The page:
To hold the slide at the desired angle, maintain pressure on both feet and allow the board to glide. Keep your head and eyes focused on your intended path, ideally the apex of the turn. As you gradually reduce speed, release pressure on your back foot. You can either release pressure to pull your back foot in or physically pull it in. Both methods work, but the former provides better control and a smoother hookup.
4. Finishing the Slide
Throughout the slide, retain pressure on your front foot as you bring your front leg back. If you want to straighten the board further, gently push with your front foot at the same time your back foot pulls in. This push should be forceful yet controlled. When you feel the board starting to grip up, begin lifting your hand off the ground.
Key Heelside Predrift Tips
Heelside predrifts are a crucial skill in downhill skateboarding. Here we will discuss some key tips to improve your heelside predrift technique, focusing on body positioning, foot placement, and the role of flexibility.
1. Body Positioning: Maintaining proper body positioning is essential for successful heelside predrifts. A corner can offer a visual reference point, allowing you to aim and align your shoulders and hips. By applying pressure on your front foot, it can feel like you are pushing it out, aiding in initiating and controlling the slide.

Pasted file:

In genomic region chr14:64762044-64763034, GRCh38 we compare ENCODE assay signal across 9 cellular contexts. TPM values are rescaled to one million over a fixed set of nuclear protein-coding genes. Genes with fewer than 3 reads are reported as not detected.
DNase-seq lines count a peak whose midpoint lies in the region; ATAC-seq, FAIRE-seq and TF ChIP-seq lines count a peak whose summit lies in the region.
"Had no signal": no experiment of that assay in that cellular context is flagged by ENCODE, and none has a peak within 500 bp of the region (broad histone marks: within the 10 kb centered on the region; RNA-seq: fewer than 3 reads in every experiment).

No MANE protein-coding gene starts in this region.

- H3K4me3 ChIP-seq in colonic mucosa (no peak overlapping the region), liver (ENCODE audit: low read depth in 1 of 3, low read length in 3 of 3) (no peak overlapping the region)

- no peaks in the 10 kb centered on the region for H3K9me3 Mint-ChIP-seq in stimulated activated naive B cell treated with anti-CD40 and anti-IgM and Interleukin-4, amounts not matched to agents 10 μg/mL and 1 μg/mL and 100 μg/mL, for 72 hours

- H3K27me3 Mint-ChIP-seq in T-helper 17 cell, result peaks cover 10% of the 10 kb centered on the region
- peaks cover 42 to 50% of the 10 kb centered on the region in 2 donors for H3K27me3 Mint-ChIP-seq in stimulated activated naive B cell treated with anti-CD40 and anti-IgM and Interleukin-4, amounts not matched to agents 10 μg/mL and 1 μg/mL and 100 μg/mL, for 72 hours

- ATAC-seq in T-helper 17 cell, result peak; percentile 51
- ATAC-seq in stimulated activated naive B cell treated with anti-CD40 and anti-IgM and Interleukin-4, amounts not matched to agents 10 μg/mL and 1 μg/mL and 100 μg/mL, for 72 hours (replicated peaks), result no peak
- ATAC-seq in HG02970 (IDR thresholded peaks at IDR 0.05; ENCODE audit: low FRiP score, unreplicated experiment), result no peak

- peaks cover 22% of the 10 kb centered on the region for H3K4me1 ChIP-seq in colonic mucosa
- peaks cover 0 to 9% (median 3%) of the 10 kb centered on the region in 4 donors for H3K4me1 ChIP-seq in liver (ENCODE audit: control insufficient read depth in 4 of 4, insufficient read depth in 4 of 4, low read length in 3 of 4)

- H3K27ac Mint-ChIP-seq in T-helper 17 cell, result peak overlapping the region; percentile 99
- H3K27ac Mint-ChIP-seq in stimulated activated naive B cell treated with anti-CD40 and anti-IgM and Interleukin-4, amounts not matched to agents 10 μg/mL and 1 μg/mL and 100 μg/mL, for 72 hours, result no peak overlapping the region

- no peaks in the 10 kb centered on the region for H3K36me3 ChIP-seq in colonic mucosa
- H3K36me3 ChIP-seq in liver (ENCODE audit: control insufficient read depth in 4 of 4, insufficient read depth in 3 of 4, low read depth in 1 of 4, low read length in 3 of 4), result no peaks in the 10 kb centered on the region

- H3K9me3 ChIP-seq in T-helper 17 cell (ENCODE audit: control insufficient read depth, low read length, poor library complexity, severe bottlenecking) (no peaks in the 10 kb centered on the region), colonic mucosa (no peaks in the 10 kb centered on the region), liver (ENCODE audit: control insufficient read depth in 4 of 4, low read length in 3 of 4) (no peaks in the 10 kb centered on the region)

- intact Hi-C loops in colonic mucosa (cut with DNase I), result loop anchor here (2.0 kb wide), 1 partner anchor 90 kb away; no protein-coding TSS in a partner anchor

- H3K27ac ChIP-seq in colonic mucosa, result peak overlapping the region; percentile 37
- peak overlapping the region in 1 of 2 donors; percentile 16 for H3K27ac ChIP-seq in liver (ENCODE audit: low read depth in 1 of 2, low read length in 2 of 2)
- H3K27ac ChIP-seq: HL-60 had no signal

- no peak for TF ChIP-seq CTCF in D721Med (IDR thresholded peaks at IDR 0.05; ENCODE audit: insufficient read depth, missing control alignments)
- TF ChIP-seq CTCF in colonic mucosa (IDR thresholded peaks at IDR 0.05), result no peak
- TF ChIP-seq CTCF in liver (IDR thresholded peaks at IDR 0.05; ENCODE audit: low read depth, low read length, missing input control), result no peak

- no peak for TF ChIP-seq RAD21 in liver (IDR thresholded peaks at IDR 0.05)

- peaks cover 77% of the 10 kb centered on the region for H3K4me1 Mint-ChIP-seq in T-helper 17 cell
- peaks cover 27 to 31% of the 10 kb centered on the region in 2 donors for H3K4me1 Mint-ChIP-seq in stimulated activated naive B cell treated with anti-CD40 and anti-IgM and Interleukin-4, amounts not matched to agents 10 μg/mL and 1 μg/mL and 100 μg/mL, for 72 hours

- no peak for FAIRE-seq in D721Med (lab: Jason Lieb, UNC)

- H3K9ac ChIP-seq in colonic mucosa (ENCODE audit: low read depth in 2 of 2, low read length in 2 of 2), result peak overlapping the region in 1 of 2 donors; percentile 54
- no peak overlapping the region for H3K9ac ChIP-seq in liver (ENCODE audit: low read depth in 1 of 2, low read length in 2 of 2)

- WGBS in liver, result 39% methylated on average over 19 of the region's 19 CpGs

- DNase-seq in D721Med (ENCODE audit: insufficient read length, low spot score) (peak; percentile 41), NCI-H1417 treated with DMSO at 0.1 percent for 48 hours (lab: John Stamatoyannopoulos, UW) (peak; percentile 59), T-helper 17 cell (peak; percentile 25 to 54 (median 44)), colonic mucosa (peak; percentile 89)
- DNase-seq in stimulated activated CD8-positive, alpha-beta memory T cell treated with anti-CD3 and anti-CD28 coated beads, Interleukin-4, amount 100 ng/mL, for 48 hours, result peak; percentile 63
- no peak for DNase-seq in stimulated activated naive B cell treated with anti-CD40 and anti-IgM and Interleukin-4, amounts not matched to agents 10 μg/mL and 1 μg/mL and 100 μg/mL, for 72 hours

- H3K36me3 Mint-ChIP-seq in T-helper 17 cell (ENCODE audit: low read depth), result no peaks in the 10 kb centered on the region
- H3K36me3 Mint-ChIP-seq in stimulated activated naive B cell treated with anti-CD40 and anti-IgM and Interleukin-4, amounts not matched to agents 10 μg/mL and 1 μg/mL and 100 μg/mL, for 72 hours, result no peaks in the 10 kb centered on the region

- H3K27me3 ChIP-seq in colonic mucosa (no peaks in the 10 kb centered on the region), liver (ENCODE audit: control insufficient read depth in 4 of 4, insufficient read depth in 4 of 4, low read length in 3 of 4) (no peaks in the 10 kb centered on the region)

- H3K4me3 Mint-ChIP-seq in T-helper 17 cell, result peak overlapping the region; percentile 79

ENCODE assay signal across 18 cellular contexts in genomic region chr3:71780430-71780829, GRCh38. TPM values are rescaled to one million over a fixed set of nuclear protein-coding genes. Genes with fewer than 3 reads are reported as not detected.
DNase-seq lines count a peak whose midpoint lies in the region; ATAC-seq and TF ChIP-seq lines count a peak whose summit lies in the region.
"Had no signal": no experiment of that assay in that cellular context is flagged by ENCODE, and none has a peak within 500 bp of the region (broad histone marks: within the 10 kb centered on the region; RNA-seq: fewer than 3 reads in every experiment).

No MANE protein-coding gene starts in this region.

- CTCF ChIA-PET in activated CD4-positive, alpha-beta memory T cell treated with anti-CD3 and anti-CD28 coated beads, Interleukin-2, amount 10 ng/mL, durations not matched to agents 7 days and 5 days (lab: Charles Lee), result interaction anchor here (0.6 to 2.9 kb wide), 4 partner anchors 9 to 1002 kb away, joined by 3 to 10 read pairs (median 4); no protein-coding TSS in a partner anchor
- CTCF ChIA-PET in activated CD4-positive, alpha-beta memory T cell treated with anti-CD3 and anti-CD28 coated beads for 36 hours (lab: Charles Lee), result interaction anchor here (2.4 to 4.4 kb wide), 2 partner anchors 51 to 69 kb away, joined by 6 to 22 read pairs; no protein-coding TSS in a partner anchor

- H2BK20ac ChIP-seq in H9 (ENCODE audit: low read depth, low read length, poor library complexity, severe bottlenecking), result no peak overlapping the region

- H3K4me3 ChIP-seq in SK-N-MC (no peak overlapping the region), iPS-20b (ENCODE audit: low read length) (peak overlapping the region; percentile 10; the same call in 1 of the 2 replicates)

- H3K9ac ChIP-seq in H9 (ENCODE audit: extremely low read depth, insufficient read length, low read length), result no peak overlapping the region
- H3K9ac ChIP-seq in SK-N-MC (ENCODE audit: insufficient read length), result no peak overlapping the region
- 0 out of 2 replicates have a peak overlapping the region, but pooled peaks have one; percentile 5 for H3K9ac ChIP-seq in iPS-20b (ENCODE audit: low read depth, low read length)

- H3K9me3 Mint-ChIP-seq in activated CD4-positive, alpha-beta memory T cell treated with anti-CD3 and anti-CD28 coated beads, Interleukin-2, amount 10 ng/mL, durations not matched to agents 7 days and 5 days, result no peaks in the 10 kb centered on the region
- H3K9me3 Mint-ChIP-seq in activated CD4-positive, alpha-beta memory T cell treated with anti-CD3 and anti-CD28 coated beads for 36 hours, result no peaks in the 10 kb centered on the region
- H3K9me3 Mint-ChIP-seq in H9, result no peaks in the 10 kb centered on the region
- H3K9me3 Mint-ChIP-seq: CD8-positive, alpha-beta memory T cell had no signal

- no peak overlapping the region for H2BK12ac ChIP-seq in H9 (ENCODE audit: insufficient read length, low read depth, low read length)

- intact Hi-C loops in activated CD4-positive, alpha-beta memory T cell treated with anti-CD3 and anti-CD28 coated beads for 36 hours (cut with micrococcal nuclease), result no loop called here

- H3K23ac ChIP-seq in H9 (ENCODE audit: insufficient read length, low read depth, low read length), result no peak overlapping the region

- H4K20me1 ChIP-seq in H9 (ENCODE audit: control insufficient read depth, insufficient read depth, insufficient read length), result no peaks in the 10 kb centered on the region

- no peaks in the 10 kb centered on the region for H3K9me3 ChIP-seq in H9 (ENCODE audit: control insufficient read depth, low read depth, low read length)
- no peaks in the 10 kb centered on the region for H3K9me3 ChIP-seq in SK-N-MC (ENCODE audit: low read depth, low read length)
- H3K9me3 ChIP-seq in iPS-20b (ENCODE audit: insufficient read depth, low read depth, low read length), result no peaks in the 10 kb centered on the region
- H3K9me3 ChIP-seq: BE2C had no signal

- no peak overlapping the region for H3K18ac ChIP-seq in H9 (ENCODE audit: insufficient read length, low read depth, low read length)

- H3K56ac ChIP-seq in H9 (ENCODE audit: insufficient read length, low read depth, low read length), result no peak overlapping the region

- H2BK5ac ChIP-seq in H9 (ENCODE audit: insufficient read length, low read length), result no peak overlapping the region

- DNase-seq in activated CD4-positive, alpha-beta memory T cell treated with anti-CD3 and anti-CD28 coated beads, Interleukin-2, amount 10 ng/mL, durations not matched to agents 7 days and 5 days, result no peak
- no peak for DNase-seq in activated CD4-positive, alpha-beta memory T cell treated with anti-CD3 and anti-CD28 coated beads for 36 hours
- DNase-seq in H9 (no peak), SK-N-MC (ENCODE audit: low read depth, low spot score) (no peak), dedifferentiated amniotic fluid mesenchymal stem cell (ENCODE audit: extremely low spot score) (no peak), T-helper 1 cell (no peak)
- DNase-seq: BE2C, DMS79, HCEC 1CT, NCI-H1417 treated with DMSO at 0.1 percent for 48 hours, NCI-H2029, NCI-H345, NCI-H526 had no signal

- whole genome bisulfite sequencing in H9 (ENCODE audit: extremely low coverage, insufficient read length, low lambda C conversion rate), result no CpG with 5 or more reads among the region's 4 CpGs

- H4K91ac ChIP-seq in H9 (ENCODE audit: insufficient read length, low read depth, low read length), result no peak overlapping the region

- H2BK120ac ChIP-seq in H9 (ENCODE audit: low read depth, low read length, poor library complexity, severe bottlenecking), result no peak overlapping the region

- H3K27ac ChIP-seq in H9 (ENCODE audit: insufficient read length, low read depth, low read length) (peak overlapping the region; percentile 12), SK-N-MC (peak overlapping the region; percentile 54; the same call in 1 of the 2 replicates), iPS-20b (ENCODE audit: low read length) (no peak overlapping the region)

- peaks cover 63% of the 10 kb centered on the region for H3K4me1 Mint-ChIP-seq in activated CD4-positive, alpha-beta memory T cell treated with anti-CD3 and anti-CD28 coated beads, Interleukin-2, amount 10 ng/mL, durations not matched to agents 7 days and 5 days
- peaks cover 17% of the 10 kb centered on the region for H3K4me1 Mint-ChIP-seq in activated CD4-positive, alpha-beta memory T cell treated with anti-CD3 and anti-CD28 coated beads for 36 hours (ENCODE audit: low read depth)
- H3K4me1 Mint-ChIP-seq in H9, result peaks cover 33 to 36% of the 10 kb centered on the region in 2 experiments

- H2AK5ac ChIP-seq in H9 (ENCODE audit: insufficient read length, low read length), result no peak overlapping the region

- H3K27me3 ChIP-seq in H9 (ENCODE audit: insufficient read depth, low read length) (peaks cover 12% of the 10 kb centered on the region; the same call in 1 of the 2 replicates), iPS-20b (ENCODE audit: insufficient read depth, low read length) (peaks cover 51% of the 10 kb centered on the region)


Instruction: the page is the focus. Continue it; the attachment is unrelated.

2. Foot Placement: To enhance control while sliding, it is important to ensure full contact of your feet with the board. Your front foot should be as flat as possible, while your back foot should have its entire length in contact with the board. Some lift on your feet is acceptable, but too much can make sliding more challenging.
3. Flexibility and Stretching: Flexibility plays a crucial role in executing heelside slides effectively. If you struggle to squat comfortably, it could hinder your ability to perform the predrift. Regular stretching exercises can help improve flexibility and reduce the risk of hip and knee pain, which is commonly associated with this maneuver.
4. Smooth Transition: For a smooth transition from gripping to sliding, focus on getting as low as possible. By lowering your body position, you create a stable platform to initiate the slide, making it easier to transition seamlessly into the drift.
How to do a Toeside Predrift
Learning how to perform a toeside predrift can be a bit challenging, but with practice and proper technique, it can be mastered. Here will take you through the step-by-step process of performing a toeside predrift, with a focus on grabbing rail.
1. Weight Shifting and Carving
To start the toeside predrift, initiate a deep carve in a heelside direction. As you approach the top of the turn, shift your weight to the opposite side in preparation for sliding and kicking out your board. Keep the pressure primarily on your front foot, while also ensuring some pressure on the toes of your back foot.